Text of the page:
Stanford Seed startup Future Farms is out to solve India’s food crisis with clean, soil-less farming
Chennai-based Future Farms was one of the first agri startups in India to utilise hydroponics and set up rooftop farms that produce clean food crops.
At a Glance
Startup: Future Farms
Founder: Sriram Gopal
Year it was founded: 2014
Where it is located: Chennai
The problem it solves: Pesticide-free, soil-less farming for “clean” food
Funding raised: Bootstrapped
Sriram Gopal was running Synamen Thinklabs, an IT firm, in Chennai when he stumbled upon videos of soil-less farming and rooftop farms on YouTube. The year was 2014, and Sriram’s seven-year-old IT venture, which offered business consulting and go-to-market strategies to tech startups, was enjoying a good run with a turnover of about Rs 2 crore.
Sriram was keen to do more, and to experiment, even as his top team at Synamen Thinklabs was content sticking to their core business. It was then that the Caledonian Business School (UK) alumnus began scouting for newer ideas and opportunities, and discovered hydroponics.
Hydroponics is the practice of growing plants without soil, using mineral nutrient solutions in a water solvent. It not only helps reduce water consumption and increase yield, but also ensures pesticide-free farming, making it a cleaner, greener agri solution.
“I was fascinated. It looked more like engineering than agriculture,” Sriram tells YourStory. “Hydroponics had existed in Southeast Asia for nearly 15 years. But no Indian company was doing it. I wondered why,” he says.
Bringing precision farming to India
YouTube videos and reading matter on the web led Sriram to develop small DIY hydroponics kits. His father, who was the owner of a printing factory in Chennai, aided him in the activity. They would soon go on to acquire the distributorship of a foreign company that sold hydroponics kits in India.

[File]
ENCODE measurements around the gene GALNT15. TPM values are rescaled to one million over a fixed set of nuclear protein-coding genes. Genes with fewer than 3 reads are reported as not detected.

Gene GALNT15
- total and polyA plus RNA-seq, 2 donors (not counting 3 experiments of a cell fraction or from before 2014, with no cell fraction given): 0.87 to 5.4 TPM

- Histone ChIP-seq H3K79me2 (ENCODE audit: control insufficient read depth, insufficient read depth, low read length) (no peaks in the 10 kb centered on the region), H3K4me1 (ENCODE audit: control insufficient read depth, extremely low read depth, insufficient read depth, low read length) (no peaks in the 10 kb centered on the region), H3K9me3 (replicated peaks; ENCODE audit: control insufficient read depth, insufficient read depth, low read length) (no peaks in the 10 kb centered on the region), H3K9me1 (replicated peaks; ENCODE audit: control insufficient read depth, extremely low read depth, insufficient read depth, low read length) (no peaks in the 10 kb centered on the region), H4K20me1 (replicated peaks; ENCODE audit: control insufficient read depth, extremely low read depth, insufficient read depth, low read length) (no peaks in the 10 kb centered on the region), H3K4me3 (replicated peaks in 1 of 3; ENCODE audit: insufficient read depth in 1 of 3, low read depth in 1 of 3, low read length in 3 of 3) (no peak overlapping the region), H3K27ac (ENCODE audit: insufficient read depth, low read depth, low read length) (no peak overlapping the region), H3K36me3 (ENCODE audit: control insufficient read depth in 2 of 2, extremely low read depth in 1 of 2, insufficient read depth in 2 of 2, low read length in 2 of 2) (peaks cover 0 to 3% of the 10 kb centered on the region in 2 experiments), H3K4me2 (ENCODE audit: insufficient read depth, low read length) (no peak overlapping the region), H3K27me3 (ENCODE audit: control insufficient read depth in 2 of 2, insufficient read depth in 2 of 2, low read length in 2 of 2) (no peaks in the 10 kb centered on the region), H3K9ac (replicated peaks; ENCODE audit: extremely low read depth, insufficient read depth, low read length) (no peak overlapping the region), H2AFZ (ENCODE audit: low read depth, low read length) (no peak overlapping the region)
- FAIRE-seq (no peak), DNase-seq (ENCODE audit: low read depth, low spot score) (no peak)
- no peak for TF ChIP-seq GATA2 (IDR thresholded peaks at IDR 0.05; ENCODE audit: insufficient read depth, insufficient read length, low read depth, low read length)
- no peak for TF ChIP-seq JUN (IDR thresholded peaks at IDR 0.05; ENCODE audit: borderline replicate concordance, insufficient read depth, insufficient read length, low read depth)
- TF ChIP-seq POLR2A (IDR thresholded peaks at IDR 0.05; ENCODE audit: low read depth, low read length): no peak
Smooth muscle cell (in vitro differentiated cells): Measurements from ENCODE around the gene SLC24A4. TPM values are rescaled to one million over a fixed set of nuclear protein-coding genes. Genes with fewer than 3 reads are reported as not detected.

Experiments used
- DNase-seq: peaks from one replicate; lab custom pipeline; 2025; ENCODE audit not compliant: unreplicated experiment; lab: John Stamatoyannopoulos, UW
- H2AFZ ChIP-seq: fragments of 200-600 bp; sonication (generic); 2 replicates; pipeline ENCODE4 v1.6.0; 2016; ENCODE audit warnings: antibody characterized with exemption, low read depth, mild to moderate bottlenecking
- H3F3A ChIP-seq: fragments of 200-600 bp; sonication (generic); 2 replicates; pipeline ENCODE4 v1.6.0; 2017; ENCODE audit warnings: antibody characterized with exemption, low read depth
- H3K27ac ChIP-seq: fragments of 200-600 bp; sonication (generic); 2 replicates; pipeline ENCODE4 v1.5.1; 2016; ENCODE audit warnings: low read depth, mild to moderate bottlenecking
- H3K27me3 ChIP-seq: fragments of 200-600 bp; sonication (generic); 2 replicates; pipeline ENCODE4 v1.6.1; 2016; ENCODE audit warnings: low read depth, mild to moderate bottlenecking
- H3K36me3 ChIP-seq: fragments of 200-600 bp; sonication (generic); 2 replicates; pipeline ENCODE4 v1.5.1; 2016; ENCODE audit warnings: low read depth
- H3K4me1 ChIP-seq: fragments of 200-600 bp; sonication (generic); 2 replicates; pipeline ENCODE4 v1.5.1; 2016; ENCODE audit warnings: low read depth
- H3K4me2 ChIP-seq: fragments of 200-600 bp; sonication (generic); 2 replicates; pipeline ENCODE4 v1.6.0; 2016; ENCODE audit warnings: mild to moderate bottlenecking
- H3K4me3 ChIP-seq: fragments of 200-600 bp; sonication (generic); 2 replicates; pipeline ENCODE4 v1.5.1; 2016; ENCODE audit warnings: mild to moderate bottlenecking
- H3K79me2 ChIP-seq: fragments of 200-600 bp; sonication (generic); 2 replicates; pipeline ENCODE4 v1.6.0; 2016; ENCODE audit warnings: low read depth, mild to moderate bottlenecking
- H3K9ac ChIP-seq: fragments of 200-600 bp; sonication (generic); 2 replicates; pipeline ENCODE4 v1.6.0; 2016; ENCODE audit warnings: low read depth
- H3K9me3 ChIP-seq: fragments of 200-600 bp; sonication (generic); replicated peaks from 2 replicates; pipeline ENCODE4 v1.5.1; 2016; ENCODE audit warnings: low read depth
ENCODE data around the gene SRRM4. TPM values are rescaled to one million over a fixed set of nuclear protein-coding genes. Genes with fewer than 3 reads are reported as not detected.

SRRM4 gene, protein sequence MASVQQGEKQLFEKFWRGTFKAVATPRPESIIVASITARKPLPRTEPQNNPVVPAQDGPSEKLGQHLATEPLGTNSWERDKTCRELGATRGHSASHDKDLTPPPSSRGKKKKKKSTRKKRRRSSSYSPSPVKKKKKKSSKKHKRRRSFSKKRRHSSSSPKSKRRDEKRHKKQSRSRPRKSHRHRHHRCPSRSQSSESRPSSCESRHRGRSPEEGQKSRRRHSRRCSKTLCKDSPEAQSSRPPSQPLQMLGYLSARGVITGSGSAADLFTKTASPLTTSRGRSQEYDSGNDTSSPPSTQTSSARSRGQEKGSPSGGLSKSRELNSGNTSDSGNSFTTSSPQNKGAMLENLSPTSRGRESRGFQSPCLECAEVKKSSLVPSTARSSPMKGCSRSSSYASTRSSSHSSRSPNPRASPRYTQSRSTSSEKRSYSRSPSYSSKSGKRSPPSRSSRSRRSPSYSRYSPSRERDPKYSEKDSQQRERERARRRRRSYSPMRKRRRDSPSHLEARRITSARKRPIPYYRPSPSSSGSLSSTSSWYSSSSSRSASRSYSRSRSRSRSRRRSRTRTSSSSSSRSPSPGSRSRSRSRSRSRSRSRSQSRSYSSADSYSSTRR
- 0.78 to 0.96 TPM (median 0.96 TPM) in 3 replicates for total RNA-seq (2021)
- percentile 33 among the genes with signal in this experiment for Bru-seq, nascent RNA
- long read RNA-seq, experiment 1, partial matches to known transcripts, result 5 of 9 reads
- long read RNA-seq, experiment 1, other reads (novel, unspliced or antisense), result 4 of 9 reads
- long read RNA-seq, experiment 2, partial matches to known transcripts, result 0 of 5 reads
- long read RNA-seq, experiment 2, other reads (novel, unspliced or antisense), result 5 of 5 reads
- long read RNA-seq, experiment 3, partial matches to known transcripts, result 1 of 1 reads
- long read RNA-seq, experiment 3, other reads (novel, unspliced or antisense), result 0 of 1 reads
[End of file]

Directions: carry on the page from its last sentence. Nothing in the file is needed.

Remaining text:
“We listed on Trade India and other online directories. But sales were low because the kits were expensive,” Sriram recalls.
However, it helped him network with “like-minded people” that included engineers, biotechnologists, agronomists, and some with a simple interest in gardening. About 8-10 of them were willing to join Sriram in his hydroponics “adventure” and they formed a company in late 2014.
Each of them, “core team members” as they are referred to, now own shares in Future Farms, which has grown to be a 70-member startup in four years. It has executed over “32 commercial projects” for companies, including the Adani Group, Parry Agro, Dabur, Kalpataru Group, Aries Agro, and others, essentially pioneering hydroponics in Indian agriculture.
Future Farms now grows 16 crop varieties, classified under English Exotic, Asian Exotic and Indian Exotic, across 15 acres of land spread over 10 states. It recorded a $1 million turnover last year.
“The focus is mostly on leafy vegetables and we have farms in every corner of the country from Delhi and Gujarat to Maharashtra and Tamil Nadu. We have grown significantly in the past two years.”
The Stanford Seed effect